DALLAS, Texas, Aug. 4, 1998 -- Many people with diabetes develop heart disease, but a new study says that determining who has high levels of insulin in the blood -- a condition that precedes diabetes -- may better predict who is at risk for having a heart attack.
In today's Circulation: Journal of the American Heart Association, Finnish researchers say measuring a person's extent of hyperinsulinemia -- a condition that occurs when the body's cells are unable to effectively use the hormone insulin to break down sugar in food -- was superior to measuring other risk factors in determining whether individuals would have heart attacks.
"Over 22 years of follow-up, the predictive power of insulin levels was of the same magnitude as that of cholesterol levels," says the study's senior author, Kalevi Pyorala, M.D., of the department of medicine at the University of Kuopio in Finland. "With additional adjustment for other risk factors, insulin levels remained, with the exception of the first five years, a significant independent predictor of heart attack risk."
When compared to other risk factors, insulin levels were the most statistically significant predictor of heart attack risk during the study. As participants in the study grew older, blood pressure became a significant predictor. After the first 10 years of the study, smoking predicted heart attack risk. The researchers say that body mass index, blood levels of the fat triglyceride, and physical inactivity showed no association to heart attack risk.
The study was based on a group of 970 men, 34 to 64 years of age, who were free of cardiovascular disease and diabetes. During the 22-year span of the study, 164 of them had a heart attack.
At the first five-year follow-up, the scientists found that those people with the highest levels of insulin were more than three times as likely to have a heart attack as those with the lowest levels of insulin. In a follow-up examination 10 years after the study began, those with highest insulin levels were at 2.7 times greater risk than those at the lowest levels.
Although hyperinsulinemia was shown to be a strong predictor of heart attack risk, its ability to predict future heart attacks diminished over time. The predictability of risk by use of insulin levels continued to slide during the later years of the study. Fifteen years after the study began, the risk had dropped to 2.1 times greater risk, and at 22 years, those with high insulin levels were at 1.6 times greater risk.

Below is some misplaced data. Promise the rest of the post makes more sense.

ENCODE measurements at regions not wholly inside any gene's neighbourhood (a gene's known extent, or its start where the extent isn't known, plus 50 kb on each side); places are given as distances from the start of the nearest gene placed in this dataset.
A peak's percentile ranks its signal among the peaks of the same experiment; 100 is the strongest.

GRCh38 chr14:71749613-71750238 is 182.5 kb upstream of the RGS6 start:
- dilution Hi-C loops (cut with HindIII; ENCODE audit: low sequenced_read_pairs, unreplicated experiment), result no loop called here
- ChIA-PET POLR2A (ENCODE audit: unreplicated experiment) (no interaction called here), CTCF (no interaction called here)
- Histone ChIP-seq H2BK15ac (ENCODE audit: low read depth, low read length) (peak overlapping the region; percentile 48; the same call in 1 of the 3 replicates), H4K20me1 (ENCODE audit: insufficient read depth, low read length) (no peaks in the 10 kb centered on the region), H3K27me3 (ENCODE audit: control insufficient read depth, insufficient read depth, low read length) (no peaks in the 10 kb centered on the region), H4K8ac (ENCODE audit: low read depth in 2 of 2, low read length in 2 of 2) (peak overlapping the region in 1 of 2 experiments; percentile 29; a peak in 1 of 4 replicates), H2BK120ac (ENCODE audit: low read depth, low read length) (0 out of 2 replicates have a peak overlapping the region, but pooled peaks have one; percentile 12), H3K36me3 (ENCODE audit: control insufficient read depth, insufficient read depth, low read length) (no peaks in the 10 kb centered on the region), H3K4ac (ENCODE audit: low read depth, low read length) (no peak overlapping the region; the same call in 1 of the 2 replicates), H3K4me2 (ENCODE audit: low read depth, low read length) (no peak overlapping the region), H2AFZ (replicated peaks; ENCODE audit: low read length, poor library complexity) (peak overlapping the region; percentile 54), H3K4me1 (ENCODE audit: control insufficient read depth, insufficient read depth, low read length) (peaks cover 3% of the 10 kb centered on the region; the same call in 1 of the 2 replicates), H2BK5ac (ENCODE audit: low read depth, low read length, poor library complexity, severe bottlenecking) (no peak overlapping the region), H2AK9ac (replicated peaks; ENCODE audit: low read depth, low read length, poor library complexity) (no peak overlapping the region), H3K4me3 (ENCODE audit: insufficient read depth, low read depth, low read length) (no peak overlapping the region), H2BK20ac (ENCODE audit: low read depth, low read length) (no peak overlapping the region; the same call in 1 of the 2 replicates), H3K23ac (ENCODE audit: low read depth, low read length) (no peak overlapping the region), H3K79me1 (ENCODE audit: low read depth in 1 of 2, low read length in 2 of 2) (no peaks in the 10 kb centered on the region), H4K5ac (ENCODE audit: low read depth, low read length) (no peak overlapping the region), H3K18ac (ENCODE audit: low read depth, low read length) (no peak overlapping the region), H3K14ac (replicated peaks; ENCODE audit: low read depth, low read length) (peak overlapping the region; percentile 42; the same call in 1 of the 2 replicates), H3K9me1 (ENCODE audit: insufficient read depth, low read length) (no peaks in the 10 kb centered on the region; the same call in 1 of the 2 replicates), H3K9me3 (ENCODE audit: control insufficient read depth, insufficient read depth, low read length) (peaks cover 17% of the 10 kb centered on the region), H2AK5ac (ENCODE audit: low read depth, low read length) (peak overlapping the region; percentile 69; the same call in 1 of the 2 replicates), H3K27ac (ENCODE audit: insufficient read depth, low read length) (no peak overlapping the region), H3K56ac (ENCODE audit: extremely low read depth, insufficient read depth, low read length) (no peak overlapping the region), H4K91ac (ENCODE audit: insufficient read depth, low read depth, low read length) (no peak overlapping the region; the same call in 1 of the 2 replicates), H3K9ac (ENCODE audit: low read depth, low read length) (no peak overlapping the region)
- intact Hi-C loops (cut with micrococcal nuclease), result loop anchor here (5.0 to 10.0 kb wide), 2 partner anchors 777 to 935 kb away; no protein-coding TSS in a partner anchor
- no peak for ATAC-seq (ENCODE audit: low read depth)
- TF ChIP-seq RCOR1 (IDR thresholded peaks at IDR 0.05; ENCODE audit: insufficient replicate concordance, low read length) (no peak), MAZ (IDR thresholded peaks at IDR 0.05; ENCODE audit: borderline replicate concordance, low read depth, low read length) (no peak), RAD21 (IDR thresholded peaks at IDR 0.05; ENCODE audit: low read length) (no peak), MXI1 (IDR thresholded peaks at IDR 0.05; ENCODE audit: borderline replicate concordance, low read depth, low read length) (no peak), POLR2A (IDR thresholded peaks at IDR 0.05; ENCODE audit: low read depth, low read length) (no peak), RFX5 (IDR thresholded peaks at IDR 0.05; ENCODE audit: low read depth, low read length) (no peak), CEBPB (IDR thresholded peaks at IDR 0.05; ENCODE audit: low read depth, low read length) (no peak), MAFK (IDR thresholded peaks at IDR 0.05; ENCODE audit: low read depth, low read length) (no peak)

"A relatively strong association of hyperinsulinemia to heart attack risk during the early part of the follow-up, as was the case in our study, may lead to selective morbidity and mortality, which could weaken the predictive value of hyperinsulinemia," says Pyorala. "People with the highest insulin levels may die and become ill sooner than those with normal levels of the hormone.
"Second, the cumulative impact of other risk factors may override the impact of hyperinsulinemia or insulin resistance during long follow-up periods."
The researchers say that this study adds to the growing body of evidence showing that diabetes and insulin levels are important predictors of heart attack risk. However, they point out that the various findings of these studies raise more questions for research.
"Although the results of our study clearly demonstrated a statistically independent association of hyperinsulinemia to heart attack risk, we want to emphasize that this association may still be explained through other factors clustering with hyperinsulinemia and insulin resistance," says Pyorala. "On the basis of present evidence, doctors do not necessarily need to screen patients for hyperinsulinemia."
The American Heart Association says that people with diabetes can avoid or delay heart disease and stroke by controlling weight and blood cholesterol with a low-saturated-fat, low-cholesterol diet and regular exercise coupled with lowering blood pressure and not smoking.
Co-authors are Marja Pyorala, M.D.; Heikki Miettinen, M.D.; and Markku Laakso, M.D.
The above story is based on materials provided by American Heart Association. Note: Materials may be edited for content and length.
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